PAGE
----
Even Google is Getting into Low Level Aerial Photography

Google hosts the Sky Gypsies blog and Goggle Earth is the repository for many of the low level aerial images of New Mexico's bootheel created from weight shift control light sport aircraft. In fact Google Earth is routinely used to design low level aerial photographs using the tilt down feature. I have written several postings about the utility of Google Earth and how to create low level aerial photographs to enhance the viewers experience. It appears that now the Google folks are getting into the idea themselves. In this article and this article, Google is reportedly testing a small aerial drone with photographic capabilities. The article suggests that the inclusion of low level aerial images would complement the satellite images and street views available on Google Earth and Google maps. I fully agree and I went so far as to submit a proposal to them, see text below. It was also partial impetus for the creation of the bootheel photodocumentation project, which brings together a number of the aerial images from the multi-image aerial panoramas (big picture) to the low level pictures of erosion features (the little picture) in a demonstration of what can be achieved with weight shift control light sport aircraft.

While the battery powered quadcopter can stay up for an hour gathering data I would like to point out that only a pilot with a photographers eye can find the great shot and then place the aircraft in a position to get the picture. That takes planning but also a good deal of moving the aircraft around while looking at the scene from a number of different angles to get the right view. While 2 people (a pilot and a photographer) may be able to coordinate their activities a single person can do the job faster, easier, and get the aircraft into areas ground based personnel can not reach. Finally, a word of advice, the coolest aerial photographs are those taken either looking out or looking up at ground based features.

Draft of proposal submitted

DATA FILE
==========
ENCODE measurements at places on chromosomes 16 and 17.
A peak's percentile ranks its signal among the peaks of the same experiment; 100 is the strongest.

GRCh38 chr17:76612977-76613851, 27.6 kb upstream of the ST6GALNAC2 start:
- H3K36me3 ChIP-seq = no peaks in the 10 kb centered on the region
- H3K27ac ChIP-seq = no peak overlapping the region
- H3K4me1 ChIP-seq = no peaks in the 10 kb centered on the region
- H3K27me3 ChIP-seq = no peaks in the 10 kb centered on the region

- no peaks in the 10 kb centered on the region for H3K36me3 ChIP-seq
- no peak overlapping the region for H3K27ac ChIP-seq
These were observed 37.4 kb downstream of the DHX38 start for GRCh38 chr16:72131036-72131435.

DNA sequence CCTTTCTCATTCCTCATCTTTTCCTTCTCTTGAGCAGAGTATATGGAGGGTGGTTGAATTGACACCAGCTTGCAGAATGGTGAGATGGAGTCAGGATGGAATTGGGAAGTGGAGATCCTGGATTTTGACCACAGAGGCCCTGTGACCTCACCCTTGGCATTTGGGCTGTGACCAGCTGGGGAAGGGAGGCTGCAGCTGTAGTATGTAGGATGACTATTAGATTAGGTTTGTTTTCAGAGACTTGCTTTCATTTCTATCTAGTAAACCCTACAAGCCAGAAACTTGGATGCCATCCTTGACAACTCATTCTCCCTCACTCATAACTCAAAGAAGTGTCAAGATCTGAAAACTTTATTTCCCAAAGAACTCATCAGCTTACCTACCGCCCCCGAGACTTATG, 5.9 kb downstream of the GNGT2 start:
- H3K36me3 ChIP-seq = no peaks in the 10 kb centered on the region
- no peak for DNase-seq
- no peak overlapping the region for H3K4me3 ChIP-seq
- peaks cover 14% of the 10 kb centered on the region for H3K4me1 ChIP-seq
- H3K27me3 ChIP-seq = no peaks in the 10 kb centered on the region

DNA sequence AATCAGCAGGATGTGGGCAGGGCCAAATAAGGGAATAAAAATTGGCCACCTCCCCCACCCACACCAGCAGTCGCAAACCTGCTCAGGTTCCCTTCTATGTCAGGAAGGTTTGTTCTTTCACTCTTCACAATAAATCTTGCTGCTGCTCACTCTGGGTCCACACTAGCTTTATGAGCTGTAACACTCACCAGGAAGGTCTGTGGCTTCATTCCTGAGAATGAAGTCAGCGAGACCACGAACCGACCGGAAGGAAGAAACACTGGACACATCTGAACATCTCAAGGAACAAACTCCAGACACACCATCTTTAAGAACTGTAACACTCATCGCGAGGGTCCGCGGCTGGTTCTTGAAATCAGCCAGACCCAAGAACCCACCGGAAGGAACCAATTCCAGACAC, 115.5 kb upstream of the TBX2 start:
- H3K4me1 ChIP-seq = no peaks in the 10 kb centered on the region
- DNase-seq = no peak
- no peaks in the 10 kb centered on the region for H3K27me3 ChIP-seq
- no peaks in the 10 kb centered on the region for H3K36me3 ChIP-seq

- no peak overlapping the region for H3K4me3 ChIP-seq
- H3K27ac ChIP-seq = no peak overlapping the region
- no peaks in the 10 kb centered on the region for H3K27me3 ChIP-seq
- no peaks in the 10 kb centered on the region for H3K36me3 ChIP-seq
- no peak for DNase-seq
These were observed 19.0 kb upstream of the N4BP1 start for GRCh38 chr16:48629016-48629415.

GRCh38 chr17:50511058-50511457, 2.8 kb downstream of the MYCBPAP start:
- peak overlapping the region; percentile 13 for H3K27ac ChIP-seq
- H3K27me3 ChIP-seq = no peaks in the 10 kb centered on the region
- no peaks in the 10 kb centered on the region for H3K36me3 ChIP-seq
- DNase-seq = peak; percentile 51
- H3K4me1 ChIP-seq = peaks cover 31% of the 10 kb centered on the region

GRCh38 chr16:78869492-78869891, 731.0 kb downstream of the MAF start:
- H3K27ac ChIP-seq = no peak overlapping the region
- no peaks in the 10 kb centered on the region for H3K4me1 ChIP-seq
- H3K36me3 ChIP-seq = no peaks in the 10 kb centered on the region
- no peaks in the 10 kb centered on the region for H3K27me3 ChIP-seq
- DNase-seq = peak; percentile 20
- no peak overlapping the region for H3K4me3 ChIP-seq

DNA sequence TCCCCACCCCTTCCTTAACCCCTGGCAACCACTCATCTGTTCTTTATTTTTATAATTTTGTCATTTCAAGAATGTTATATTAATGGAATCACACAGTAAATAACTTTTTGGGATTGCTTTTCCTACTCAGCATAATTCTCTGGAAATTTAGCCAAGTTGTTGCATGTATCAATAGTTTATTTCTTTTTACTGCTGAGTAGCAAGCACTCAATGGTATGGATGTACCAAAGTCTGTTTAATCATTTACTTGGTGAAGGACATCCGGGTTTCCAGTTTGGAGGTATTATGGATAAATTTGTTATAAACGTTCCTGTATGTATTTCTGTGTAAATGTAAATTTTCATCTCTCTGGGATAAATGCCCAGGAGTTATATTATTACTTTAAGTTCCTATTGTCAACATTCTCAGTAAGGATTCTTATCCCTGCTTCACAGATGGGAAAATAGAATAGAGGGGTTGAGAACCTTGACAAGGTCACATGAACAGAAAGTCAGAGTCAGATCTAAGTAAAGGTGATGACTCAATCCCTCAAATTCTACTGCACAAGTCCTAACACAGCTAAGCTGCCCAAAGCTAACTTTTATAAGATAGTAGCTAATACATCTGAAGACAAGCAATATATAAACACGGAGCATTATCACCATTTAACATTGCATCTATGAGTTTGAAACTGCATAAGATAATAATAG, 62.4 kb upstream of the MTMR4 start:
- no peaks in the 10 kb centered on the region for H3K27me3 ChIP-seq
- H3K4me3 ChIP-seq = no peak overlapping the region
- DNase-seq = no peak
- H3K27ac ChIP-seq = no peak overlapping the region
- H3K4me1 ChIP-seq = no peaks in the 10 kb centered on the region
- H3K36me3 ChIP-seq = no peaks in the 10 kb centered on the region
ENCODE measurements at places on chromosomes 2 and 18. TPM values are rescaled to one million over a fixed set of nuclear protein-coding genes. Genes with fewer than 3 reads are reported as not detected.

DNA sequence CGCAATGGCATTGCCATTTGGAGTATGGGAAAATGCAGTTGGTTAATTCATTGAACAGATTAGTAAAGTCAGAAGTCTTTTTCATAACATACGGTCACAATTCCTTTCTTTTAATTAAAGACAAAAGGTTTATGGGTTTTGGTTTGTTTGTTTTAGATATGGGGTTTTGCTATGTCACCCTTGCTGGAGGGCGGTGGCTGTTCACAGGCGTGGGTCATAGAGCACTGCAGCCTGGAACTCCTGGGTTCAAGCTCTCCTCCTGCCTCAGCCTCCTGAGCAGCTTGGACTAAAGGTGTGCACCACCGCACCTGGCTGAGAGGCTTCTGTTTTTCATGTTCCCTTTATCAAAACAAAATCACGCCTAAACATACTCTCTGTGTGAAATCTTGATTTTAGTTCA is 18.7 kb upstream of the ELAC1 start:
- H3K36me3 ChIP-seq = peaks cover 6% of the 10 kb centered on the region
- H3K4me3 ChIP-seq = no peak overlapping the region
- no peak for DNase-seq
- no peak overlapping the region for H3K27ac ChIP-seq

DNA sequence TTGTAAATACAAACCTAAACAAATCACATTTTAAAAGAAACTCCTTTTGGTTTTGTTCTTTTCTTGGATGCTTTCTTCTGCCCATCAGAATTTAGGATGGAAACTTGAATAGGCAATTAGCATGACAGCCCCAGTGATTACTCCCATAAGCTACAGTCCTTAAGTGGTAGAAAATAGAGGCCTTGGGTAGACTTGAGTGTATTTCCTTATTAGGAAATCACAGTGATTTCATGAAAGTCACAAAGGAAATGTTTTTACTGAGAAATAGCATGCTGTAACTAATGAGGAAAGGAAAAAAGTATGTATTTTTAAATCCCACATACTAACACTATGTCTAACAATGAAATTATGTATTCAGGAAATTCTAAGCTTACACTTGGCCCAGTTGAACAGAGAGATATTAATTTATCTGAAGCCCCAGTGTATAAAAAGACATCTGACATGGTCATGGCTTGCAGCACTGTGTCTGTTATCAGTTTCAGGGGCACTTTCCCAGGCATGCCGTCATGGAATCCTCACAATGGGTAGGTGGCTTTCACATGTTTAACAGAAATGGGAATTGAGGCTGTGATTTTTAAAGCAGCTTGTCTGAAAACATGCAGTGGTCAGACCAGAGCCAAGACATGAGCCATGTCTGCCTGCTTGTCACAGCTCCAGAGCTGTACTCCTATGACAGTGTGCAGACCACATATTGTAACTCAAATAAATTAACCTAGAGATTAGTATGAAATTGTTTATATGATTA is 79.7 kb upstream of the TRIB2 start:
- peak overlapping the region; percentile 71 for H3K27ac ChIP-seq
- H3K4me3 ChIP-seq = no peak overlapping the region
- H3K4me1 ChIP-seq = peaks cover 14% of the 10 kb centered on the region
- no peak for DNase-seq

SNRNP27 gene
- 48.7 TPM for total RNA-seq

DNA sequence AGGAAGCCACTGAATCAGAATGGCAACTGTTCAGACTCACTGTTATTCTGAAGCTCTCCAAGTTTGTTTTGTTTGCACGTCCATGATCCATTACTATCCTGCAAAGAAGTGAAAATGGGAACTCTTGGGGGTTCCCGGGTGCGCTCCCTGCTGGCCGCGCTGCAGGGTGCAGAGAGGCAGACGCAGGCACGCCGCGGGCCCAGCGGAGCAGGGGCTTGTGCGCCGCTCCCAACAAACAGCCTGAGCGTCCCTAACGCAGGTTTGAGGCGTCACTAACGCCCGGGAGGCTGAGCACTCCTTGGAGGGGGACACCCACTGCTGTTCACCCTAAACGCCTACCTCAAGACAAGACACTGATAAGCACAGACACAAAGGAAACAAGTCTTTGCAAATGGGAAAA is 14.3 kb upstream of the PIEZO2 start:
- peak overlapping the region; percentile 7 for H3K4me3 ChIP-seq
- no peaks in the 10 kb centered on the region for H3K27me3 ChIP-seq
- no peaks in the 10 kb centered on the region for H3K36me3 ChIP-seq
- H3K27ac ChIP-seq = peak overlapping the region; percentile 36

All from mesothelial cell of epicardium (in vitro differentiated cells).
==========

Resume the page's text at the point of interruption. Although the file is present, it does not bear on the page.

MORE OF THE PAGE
Creating meaningful images takes time, patience, and skill, and the submitted results visible on Google Earth attest to the creativity of various photographers. But as human beings we are limited to the creating photographs within about 6 feet of the ground and generally within walking distance of our car. We circumvent this limitation by climbing buildings or any structure to get a better view, or by driving till the road ends then hiking up mountains, standing on cliff edges, or hanging off ropes, all in an effort to capture a unique image. But there are severe limitations in accessing many areas of the country. Land ownership prevents many from going where photographic opportunities exist. Landowners, especially in the west, jealously guard access to their property even if the photographer is only crossing to access public lands. But while the land maybe owned by an individual, the airspace is not. Rather it is regulated by the Federal Government and belongs to no individual and best of all starts just above the dirt.

Using open cockpit weight shift control light sport aircraft, affectionately known as trikes, a photographer can place the camera anywhere from 6 feet on up. In addition by flying low (within the regulations) they can place the camera view on any spot not accessible to the ground based photographer creating either landscape photographs or up close shots of specific subjects without trespassing and becoming the immediate recipient of a landowners wrath.

So how does Google Earth fit in with this “extremely low flying aircraft as a tripod” approach to photography? Well, it can be stated in a single word, composition. Flying around looking for the right scene rapidly becomes time and cost prohibitive, but with Google Earth and high resolution satellite imagery it is possible to design a landscape photograph before every going outside. Time spent working with Google Earth and the tilt down feature allows the photographer to test different camera placements from the flats of the valley to inaccessible hilltops and get an idea if there is a hidden photograph waiting to be captured from that vantage point. If so, it then becomes a matter of flying to the spot and placing the aircraft at the altitude of the hilltop or close to the ground and then capturing the image. That is not to say it is an easy task using a light sport aircraft as a tripod. There are still all the usual photographic considerations such as lighting which must be accounted for. In addition, piloting an aircraft and taking photographs takes some expertise especially in tight quarters. Weather also plays a major factor, winds can move the aerial tripod in different directions ruining a shot. But the amount of time and energy saved in preplanning photographs using Google Earth is well worth the effort.

This is not aerial photography in its strict sense. The idea here is to place the aircraft in a spot normally inaccessible to ground based photographers and capture an intriguing image with the goal of creating images that could have been taken from a particular spot in a conventional manner but weren’t. For example, this photograph was taken from a height of about 75 feet, well below the surrounding hilltops, and captures Granite Peak from an unusual angle. It is 1 of 3 photographs made of Granite Gap and accepted at Google Earth. Or this photograph of Animas New Mexico was taken from the top of a local hill.

So by first using Google Earth to compose photographs then placing an aerial tripod in remote or inaccessible places it is possible to create scenic landscape photographs that have a much higher probability of success.

1 comment:

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